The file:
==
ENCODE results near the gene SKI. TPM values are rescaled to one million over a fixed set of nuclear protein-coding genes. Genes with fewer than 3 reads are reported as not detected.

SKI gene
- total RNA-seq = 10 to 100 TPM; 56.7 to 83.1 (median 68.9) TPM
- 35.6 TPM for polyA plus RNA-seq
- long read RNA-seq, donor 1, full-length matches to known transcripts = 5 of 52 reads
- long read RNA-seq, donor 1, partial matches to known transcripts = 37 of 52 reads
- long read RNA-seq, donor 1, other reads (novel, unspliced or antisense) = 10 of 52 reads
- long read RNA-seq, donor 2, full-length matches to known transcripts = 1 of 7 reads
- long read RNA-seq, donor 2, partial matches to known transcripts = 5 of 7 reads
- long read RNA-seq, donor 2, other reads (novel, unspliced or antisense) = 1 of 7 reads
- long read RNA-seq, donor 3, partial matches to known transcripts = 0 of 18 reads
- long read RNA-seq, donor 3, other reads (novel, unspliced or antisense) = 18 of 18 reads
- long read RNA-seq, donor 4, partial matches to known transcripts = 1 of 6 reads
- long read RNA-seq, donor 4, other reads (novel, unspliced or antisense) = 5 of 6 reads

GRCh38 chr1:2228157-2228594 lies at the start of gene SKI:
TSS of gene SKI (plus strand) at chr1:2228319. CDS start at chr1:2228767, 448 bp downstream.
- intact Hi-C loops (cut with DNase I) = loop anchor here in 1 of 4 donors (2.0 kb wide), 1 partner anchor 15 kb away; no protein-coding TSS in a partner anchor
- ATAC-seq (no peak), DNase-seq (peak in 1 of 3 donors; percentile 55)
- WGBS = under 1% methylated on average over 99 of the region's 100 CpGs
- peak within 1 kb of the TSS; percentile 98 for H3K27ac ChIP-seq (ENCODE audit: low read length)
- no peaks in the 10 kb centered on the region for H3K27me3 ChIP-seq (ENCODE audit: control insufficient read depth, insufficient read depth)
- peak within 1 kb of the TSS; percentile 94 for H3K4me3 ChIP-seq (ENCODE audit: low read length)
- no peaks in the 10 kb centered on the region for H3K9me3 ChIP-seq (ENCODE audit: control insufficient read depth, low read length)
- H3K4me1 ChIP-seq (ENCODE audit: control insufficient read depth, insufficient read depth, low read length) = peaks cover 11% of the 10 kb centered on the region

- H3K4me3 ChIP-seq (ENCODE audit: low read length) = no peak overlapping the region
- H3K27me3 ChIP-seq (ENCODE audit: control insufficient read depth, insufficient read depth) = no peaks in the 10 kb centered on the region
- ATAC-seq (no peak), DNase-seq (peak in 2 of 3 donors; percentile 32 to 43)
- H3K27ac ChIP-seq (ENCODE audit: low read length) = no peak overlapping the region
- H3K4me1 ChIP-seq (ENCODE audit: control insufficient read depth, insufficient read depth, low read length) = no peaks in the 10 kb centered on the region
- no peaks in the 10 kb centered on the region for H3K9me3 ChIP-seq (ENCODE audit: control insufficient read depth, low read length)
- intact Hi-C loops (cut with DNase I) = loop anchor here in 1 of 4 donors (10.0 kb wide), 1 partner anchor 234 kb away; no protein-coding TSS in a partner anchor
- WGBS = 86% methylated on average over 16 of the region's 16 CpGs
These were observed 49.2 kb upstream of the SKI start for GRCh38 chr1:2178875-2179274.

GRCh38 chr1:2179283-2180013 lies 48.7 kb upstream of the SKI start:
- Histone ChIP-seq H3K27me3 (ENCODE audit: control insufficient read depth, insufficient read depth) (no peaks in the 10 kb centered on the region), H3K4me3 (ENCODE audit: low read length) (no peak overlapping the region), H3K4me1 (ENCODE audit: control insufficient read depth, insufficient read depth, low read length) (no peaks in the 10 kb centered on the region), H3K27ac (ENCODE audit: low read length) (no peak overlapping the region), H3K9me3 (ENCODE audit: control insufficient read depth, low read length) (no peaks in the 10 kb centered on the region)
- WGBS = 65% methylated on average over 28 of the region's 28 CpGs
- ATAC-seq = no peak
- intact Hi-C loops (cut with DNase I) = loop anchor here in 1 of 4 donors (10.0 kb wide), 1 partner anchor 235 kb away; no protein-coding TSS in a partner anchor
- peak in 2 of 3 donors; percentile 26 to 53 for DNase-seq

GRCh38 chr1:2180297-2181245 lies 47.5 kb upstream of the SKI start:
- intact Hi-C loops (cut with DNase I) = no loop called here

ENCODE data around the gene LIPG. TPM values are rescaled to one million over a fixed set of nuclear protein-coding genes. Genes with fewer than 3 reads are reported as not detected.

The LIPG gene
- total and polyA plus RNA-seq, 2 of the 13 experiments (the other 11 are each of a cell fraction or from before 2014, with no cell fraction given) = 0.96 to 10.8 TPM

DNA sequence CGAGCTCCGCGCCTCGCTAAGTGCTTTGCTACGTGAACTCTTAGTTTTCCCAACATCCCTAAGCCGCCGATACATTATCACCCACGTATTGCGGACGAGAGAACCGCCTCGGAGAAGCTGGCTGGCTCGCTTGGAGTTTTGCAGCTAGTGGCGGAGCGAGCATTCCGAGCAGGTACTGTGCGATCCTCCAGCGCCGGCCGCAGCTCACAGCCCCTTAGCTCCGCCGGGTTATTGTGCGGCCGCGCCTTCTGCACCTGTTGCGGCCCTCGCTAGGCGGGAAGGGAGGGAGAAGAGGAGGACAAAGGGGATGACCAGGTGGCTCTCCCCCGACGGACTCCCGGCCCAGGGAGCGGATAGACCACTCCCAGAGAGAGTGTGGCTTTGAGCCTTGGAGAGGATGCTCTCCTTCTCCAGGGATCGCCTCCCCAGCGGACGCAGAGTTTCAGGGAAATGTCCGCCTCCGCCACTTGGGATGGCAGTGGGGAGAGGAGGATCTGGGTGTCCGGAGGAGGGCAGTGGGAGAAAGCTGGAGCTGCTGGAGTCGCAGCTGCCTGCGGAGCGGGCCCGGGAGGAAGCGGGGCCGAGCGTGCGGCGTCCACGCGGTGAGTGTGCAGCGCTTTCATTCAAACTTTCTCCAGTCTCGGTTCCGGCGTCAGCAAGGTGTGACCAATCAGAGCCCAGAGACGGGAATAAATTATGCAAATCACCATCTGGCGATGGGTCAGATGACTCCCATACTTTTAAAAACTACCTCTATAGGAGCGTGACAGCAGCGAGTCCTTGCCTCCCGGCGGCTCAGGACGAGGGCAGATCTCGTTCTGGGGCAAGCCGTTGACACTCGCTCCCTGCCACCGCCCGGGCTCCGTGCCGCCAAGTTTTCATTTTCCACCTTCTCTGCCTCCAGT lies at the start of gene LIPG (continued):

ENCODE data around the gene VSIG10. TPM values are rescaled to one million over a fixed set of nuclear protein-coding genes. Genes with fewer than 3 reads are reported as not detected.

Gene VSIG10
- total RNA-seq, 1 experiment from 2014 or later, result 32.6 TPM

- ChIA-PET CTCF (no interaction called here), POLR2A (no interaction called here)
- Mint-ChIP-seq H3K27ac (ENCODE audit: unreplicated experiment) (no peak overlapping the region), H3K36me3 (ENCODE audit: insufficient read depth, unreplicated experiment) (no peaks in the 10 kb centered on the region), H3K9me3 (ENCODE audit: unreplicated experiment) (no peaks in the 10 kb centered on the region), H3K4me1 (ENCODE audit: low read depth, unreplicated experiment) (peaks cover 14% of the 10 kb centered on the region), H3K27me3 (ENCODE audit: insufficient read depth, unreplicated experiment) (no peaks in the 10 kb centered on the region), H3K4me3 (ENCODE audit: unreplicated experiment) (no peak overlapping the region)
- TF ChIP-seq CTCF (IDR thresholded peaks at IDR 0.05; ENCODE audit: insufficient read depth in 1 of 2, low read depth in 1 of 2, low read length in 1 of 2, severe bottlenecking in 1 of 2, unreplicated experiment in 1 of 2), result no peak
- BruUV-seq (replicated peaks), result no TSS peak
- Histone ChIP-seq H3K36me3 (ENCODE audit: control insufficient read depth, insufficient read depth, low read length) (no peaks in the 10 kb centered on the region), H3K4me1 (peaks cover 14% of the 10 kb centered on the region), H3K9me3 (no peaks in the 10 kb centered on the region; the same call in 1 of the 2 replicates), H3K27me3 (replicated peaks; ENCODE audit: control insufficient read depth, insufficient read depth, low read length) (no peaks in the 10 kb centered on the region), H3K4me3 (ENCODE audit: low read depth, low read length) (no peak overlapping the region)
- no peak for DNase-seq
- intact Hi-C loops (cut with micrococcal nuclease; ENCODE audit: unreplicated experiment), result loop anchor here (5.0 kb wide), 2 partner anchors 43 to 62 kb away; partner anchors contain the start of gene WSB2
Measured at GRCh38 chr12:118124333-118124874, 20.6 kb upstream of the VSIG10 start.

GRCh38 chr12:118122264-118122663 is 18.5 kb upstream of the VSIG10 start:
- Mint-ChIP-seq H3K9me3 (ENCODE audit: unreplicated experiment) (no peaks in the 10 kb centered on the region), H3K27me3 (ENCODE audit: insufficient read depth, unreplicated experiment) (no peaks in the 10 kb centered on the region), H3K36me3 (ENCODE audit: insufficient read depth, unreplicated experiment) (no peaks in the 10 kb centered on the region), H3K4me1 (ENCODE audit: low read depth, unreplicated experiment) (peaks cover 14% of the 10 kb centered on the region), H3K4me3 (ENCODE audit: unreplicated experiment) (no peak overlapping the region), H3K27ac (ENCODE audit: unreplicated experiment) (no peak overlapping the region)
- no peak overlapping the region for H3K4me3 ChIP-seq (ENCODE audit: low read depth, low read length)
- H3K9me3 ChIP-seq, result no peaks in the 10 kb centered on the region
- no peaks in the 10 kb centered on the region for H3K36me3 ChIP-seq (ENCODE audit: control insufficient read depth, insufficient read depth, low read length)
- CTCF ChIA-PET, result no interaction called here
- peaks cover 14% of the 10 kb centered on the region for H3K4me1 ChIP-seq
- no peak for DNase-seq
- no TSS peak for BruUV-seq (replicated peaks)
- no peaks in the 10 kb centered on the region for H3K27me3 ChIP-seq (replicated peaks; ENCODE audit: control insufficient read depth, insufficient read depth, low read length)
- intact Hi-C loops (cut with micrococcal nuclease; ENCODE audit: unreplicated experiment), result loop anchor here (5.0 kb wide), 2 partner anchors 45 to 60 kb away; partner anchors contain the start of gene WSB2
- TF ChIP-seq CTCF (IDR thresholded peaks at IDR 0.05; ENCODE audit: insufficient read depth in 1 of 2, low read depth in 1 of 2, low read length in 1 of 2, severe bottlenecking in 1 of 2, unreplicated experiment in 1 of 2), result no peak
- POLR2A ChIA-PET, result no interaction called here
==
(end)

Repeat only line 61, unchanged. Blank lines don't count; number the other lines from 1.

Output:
- no peaks in the 10 kb centered on the region for H3K36me3 ChIP-seq (ENCODE audit: control insufficient read depth, insufficient read depth, low read length)